I’ve told you mostly all I know about Sports Illustrated’s upcoming series on alleged corruption in the OSU football program, going back to 2011. But here are a few things that maybe I haven’t mentioned:
* Senior writer George Dohrmann and executive editor B.J. Schecter met with OSU officials last week, beginning Tuesday. It was not a confrontational meeting. The meeting was described as “very professional.”
* OSU was told that as many as 60 former players were interviewed, and the interviews have been taped. SI told OSU that any information not on tape will be not be used in the project. SI said that many or most of the allegations have support from multiple sources.
* Clearly, the two people who come out with a black eye are Les Miles and Joe DeForest. OSU as an institution will be hammered, but individually, the reputations of Miles (now at LSU) and DeForest (now at West Virginia) take the biggest hit.
At least one OSU official has talked to DeForest. DeForest denied the charges, as he did Saturday to The Oklahoman.
* The academic fraud contains a variety of allegations, from players not going to class, to professors changing grades, to tutors doing work for players. One employee, who apparently last worked at OSU in 2005, is reported to be the man players could go to and have work done on their behalf. That former employee has denied the charge.
* SI challenges the credentials of Terry Henley, who the primary academic counselor for OSU football. Henley came to OSU in 2001 after working with troubled inner-city youth. OSU defended Henley’s credentials, saying his background is well-suited to handle the needs of many players, especially since Sports Illustrated also alleges that OSU brings players to a new environment on campus and doesn’t equip them with the tools to succeed.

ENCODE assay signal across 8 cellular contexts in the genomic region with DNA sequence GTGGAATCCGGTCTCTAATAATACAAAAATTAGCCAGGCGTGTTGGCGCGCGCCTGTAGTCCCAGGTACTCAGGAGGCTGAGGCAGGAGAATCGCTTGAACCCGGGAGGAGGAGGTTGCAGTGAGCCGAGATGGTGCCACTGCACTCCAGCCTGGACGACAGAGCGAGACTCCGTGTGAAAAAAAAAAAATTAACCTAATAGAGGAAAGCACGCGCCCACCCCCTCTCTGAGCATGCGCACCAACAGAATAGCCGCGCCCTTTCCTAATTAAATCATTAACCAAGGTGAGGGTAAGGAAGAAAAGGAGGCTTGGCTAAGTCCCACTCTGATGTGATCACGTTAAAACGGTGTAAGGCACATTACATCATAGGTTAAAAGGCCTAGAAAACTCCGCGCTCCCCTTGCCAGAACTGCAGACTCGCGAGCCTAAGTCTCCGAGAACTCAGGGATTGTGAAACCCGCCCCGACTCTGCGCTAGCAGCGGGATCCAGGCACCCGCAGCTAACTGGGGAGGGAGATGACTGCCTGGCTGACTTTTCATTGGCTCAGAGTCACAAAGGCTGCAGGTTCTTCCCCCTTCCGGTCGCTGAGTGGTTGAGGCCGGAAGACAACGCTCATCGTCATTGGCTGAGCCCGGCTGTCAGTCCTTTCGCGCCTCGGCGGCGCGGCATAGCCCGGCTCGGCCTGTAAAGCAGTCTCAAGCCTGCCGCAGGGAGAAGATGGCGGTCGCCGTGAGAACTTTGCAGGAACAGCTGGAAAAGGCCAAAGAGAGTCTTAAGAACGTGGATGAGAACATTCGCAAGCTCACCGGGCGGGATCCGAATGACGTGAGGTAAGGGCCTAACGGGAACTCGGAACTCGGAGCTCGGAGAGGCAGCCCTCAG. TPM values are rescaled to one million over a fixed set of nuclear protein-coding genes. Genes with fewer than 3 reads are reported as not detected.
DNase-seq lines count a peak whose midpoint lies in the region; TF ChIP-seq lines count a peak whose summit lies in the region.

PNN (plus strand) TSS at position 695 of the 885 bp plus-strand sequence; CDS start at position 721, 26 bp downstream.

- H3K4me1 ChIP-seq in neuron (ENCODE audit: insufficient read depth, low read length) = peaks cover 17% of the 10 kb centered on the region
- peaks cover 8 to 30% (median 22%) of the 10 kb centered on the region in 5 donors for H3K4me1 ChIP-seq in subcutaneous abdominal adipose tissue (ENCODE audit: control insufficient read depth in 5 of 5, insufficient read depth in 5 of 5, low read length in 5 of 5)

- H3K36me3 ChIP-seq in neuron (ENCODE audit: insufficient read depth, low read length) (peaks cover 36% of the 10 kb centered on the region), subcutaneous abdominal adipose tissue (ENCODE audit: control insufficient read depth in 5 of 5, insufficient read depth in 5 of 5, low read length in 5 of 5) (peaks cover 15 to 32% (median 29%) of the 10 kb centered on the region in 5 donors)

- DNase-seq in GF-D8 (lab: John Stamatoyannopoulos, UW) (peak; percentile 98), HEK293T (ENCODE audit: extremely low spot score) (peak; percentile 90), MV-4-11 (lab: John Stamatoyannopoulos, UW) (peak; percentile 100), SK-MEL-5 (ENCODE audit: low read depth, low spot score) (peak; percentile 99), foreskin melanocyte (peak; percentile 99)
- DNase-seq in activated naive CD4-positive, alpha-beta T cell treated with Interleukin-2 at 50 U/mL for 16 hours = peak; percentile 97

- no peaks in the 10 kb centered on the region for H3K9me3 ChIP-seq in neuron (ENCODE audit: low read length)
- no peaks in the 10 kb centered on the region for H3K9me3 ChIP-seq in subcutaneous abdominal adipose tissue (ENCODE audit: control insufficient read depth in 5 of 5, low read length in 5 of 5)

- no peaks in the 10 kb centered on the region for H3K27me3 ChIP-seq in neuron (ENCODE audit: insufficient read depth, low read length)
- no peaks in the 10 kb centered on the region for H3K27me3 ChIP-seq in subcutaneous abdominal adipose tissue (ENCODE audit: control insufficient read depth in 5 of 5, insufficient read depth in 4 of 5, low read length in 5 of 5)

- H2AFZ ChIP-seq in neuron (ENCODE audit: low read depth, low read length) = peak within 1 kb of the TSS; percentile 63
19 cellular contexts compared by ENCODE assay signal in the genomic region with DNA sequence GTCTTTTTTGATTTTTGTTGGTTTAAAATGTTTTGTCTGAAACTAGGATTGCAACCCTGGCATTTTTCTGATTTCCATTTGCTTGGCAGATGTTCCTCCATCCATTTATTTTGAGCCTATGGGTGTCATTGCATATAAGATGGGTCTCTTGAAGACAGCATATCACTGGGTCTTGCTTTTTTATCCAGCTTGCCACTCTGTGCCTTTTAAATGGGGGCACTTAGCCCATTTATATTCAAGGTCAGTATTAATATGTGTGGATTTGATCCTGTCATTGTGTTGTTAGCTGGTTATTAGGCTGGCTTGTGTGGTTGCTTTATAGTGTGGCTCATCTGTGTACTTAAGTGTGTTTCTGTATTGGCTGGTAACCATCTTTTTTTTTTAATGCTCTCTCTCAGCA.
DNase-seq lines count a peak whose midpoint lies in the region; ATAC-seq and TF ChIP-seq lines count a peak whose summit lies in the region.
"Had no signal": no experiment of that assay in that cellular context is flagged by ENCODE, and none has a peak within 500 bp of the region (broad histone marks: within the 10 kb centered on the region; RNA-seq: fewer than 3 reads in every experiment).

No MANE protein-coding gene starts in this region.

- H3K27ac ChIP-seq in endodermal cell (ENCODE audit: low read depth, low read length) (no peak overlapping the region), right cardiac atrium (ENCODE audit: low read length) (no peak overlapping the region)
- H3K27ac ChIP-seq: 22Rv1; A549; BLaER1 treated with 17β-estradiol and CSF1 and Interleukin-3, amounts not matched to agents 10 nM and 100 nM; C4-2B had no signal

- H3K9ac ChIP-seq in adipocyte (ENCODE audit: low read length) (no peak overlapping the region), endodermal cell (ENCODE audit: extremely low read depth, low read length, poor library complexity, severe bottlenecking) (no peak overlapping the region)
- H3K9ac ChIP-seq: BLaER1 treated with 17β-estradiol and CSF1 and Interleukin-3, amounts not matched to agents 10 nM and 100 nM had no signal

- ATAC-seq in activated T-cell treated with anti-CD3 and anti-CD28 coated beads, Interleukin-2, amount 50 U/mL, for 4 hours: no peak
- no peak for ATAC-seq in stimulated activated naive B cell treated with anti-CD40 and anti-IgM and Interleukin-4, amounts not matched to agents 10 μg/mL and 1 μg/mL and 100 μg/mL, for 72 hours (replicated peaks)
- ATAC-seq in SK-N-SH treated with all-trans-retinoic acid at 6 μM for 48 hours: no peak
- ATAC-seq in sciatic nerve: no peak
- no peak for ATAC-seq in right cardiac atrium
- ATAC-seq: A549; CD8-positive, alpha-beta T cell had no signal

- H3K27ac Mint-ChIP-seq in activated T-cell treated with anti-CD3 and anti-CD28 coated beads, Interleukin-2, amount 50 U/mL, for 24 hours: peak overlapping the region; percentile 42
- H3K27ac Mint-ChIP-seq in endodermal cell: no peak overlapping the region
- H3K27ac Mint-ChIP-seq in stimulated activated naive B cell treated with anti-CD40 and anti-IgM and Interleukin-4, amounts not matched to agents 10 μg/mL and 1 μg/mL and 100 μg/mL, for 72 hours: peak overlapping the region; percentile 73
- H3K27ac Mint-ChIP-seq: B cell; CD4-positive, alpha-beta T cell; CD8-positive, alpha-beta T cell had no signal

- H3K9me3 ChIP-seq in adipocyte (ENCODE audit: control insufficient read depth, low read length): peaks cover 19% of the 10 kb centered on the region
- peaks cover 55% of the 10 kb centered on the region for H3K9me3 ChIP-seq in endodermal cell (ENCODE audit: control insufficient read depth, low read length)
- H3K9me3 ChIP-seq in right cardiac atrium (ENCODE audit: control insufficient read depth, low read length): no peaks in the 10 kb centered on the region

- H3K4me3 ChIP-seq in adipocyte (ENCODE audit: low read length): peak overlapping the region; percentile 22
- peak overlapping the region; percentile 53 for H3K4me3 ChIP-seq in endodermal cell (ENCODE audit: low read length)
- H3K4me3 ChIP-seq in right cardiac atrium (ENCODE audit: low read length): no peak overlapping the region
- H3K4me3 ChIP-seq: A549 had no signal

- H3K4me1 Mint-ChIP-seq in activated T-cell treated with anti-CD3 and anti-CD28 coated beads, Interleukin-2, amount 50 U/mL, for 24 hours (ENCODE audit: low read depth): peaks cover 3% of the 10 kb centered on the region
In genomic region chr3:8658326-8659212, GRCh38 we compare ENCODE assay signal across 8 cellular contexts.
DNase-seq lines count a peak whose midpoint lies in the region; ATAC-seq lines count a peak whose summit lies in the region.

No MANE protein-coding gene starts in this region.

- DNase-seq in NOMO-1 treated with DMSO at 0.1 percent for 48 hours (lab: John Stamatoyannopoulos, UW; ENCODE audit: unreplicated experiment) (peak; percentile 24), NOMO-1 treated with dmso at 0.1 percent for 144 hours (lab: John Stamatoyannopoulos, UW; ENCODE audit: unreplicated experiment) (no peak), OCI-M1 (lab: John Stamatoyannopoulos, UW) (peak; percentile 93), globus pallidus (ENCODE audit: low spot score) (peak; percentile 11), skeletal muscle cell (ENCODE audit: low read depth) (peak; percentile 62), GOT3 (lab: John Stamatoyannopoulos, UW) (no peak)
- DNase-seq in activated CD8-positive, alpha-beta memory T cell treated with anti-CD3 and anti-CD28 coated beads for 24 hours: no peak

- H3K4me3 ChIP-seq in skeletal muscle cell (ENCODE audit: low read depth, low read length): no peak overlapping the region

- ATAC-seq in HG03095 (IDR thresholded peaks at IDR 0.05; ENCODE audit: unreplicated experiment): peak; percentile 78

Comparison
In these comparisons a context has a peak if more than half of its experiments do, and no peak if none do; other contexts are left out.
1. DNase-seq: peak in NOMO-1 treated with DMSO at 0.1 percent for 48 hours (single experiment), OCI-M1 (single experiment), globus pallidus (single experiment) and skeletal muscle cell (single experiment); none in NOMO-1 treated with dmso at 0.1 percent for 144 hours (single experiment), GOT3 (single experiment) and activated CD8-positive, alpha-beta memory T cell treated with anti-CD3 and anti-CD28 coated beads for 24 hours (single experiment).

* SI infers that OSU did or does apply its drug policy unfairly, with the better players getting a pass.
* SI reports that DeForest influenced the Orange Pride hostess program, citing many examples of his particular recruits having sex with the hostesses.
* SI claims that 48 percent of OSU players do not finish their eligibility. The university disputes that claim, saying Sports Illustrated is counting players whose careers ended by injury and even counts Vernon Grant, who was killed in a car crash.
* SI will claim that OSU created a culture by which athletes were commodities, and some swirled into despair after leaving Stillwater, including stretches of unemployment and bouts of depression. OSU countered that SI seems to be applying double jeopardy; the Cowboys are accused of fostering a drug culture, but when the Cowboys have removed players from the team for that offense, they are hammered for not working with troubled players.
* OSU officials expressed their distrust of reporter Thayer Evans, who worked on the project and has written a variety of anti-OSU pieces over the years, before he landed at Sports Illustrated. Including references to OSU as “Chokie State.” OSU sources said Dohrmann and Schecter were taken aback by that response. It is OSU’s understanding that Evans’ name will not be on the report.